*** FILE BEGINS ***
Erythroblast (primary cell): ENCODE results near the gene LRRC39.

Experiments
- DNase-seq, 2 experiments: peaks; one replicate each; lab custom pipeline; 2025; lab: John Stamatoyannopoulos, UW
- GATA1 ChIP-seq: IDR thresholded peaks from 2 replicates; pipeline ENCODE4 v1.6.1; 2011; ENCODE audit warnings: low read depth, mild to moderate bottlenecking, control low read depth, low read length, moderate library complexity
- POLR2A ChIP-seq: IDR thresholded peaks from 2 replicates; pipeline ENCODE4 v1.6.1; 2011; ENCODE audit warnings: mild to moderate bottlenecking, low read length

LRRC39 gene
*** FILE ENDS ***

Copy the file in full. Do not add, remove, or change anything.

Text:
Erythroblast (primary cell): ENCODE results near the gene LRRC39.

Experiments
- DNase-seq, 2 experiments: peaks; one replicate each; lab custom pipeline; 2025; lab: John Stamatoyannopoulos, UW
- GATA1 ChIP-seq: IDR thresholded peaks from 2 replicates; pipeline ENCODE4 v1.6.1; 2011; ENCODE audit warnings: low read depth, mild to moderate bottlenecking, control low read depth, low read length, moderate library complexity
- POLR2A ChIP-seq: IDR thresholded peaks from 2 replicates; pipeline ENCODE4 v1.6.1; 2011; ENCODE audit warnings: mild to moderate bottlenecking, low read length

LRRC39 gene